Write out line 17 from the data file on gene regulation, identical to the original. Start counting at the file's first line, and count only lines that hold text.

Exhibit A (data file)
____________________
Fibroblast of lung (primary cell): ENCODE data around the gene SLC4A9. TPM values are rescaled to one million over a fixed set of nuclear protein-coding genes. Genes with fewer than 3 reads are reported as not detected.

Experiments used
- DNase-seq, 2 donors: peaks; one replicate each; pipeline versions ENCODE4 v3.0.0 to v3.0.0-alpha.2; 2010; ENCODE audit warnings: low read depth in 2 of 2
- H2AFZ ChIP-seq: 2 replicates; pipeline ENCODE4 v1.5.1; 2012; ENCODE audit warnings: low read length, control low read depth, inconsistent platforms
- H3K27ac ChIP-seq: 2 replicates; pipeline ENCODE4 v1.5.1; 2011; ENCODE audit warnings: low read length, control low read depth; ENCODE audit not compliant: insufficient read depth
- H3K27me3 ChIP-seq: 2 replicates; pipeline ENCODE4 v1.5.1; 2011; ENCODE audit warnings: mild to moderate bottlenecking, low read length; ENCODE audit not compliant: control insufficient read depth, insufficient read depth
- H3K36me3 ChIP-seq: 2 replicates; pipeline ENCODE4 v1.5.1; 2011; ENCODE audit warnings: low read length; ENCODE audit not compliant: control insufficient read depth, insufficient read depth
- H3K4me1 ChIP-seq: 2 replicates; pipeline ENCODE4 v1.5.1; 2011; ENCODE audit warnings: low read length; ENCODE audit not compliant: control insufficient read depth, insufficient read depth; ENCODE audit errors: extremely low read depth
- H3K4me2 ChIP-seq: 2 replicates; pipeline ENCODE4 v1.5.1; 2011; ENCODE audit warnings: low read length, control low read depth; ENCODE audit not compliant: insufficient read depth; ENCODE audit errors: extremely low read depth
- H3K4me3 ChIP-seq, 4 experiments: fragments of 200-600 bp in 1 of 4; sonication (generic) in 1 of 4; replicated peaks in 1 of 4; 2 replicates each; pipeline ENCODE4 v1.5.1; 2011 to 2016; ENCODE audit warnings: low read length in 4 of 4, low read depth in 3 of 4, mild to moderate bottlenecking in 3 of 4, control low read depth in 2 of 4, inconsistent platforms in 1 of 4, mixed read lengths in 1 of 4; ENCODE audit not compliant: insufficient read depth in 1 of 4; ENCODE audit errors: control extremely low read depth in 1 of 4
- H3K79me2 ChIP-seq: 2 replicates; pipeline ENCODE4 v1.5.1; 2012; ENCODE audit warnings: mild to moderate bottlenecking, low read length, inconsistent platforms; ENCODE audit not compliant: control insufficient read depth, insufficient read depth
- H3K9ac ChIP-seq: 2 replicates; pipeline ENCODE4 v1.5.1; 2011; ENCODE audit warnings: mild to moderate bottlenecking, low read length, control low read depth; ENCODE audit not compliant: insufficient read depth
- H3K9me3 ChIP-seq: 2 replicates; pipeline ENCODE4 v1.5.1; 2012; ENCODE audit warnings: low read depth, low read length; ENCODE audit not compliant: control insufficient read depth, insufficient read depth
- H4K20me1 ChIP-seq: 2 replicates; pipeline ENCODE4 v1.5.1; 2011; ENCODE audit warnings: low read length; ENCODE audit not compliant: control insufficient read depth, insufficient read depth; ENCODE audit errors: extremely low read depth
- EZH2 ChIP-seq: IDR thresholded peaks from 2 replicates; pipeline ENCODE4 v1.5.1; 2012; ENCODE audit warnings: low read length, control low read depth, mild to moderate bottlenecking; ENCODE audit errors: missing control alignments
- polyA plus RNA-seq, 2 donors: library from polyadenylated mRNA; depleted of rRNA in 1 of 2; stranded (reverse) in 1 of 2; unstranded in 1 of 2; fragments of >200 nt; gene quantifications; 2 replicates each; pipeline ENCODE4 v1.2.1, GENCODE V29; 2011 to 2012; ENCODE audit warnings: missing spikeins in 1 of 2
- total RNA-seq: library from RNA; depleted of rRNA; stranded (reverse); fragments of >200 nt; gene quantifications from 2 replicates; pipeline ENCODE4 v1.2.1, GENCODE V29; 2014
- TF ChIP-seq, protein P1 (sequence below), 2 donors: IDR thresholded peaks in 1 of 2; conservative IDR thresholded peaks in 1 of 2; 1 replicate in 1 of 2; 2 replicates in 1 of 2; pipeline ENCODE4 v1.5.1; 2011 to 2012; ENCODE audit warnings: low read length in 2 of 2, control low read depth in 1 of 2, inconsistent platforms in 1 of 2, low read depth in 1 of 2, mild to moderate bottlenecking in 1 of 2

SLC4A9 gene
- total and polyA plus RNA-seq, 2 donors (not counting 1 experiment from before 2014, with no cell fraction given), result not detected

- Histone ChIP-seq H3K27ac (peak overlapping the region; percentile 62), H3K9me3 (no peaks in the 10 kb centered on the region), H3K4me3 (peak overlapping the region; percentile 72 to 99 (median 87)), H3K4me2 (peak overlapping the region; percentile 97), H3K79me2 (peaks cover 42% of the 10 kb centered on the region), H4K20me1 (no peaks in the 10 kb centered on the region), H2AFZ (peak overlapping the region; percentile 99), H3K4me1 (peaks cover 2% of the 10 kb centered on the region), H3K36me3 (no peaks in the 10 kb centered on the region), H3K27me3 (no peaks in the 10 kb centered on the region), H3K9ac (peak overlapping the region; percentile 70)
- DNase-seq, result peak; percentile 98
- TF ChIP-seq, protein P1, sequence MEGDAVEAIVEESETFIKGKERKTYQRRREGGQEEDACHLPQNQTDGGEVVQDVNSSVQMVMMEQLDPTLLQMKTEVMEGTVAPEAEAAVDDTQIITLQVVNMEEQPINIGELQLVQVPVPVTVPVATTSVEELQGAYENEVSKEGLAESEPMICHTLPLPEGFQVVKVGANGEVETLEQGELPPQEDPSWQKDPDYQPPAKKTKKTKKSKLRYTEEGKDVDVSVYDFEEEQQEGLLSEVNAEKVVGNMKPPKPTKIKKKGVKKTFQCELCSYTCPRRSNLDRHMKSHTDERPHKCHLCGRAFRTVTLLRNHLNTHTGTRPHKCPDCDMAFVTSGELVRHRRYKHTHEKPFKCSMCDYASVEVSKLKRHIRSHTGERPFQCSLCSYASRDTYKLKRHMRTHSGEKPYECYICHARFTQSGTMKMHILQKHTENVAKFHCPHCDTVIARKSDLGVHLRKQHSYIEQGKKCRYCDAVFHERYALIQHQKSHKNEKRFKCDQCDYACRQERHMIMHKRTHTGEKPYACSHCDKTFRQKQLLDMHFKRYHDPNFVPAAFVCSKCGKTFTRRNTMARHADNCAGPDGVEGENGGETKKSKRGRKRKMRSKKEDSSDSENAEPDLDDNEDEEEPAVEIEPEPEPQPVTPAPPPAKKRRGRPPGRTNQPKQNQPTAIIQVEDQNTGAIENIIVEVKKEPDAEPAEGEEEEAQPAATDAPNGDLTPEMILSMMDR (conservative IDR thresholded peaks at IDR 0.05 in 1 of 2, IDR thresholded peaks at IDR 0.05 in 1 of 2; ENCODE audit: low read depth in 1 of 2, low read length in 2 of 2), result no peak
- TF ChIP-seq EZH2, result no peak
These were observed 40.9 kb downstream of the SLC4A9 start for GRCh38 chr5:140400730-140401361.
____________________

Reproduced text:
- total RNA-seq: library from RNA; depleted of rRNA; stranded (reverse); fragments of >200 nt; gene quantifications from 2 replicates; pipeline ENCODE4 v1.2.1, GENCODE V29; 2014